(with apologies to Clement Clarke Moore and his heirs)
Twas the night before school, when all through the house,
not a textbook was open, not even by mouse.
No backpacks were hung by the front door with care,
in hopes that the school bus soon would be there.
The children weren’t nestled all snug in their beds,
while visions of math quizzes danced in their heads.
And mom in her kitchen, and dad in his cap,
had just resigned themselves to a long summer gap.
When out on the lawn there arose such a clatter,
I sprang from the couch to see what was the matter.
Away to the window I flew like a flash,
tore open the shutters and threw up the sash.
The moon on the breast of the late summer glow,
gave the lustre of mid-day to objects below.
When what to my wondering eyes should appear,
but Ms Christy Clark and her tiny Fastbendeer.
With tailor made suits, so lively and quick,
I knew in a moment this was going to be slick.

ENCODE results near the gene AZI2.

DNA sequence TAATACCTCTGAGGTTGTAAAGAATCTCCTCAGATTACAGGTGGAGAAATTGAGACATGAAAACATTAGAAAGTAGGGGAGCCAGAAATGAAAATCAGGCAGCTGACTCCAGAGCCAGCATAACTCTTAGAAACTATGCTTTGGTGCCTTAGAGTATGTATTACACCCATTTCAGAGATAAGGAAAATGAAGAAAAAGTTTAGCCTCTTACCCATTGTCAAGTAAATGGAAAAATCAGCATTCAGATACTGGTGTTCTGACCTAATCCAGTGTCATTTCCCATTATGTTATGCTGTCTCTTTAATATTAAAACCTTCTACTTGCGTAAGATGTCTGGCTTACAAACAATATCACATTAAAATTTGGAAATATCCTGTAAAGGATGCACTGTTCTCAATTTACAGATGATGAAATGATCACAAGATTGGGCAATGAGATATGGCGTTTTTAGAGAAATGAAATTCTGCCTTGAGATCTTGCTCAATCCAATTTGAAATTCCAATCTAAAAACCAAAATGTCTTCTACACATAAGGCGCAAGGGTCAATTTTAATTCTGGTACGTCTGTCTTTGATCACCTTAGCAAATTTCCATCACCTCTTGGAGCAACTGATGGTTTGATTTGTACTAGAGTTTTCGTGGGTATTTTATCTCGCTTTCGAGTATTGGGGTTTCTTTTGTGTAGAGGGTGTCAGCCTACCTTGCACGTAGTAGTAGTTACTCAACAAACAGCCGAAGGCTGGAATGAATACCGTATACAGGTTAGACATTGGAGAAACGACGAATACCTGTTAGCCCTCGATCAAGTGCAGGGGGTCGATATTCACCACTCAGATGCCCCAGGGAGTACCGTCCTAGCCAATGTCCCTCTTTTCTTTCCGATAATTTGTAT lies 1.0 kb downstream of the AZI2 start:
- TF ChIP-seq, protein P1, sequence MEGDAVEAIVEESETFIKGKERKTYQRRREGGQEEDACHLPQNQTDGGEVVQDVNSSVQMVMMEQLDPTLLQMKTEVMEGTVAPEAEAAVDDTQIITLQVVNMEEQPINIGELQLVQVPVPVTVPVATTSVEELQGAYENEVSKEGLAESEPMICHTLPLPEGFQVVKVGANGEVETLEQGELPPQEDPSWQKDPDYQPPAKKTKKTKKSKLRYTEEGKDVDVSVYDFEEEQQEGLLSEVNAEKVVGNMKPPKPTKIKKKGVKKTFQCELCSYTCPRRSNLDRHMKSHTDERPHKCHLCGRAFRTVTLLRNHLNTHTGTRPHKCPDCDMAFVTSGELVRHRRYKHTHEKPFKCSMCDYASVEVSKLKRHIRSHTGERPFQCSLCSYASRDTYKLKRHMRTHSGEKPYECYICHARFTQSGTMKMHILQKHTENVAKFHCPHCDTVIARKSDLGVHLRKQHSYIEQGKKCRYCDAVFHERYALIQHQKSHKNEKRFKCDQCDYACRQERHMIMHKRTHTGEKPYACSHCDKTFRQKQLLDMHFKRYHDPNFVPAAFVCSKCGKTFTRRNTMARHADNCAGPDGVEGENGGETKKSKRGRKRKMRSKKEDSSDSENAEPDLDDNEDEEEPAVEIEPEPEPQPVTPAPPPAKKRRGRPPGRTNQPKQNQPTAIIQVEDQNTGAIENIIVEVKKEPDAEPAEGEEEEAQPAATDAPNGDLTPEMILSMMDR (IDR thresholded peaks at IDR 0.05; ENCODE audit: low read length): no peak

More rapid than twitter, their excuses came.
They whistled and shouted and called each by name.
“Now unions! Now, teachers! You are not alone.
Increases must fall in the affordability zone.
If kids aren’t in class, then fault is your own.”
And yet, on my street, up the hill at the school,
walk teachers and workers not playing the fool.
Determined to find a much fairer way,
spend weeks on the line for strictly no pay.
And the kindies all ready, their eyes how they twinkle.
Excited for school and yet what a wrinkle.
No teachers await them, no cubbies assigned,
no classroom to enter, no morning snack time.
And seniors in high school, all keen to succeed.
A last year of classes to set them on scene.
Their future on hold. Their hopes live in limbo.
They must really think the grown-up a bimbo.
But she’s jolly and chic, and a right smarty elf.
And I scowl when I see her in spite of myself.
With a wink of her eye and a twist of her head.
She could easily put us all out of this dread.
But her caucus is whipped.
Not a word will they say,
or they too might find
that they’re short on their pay.
Then right on cue, to her copter, she sprang.
With her team all set to repeat the refrain.
I did hear her exclaim, as she flew out of sight.
“Forty bucks for each kid, and to all, a long night.”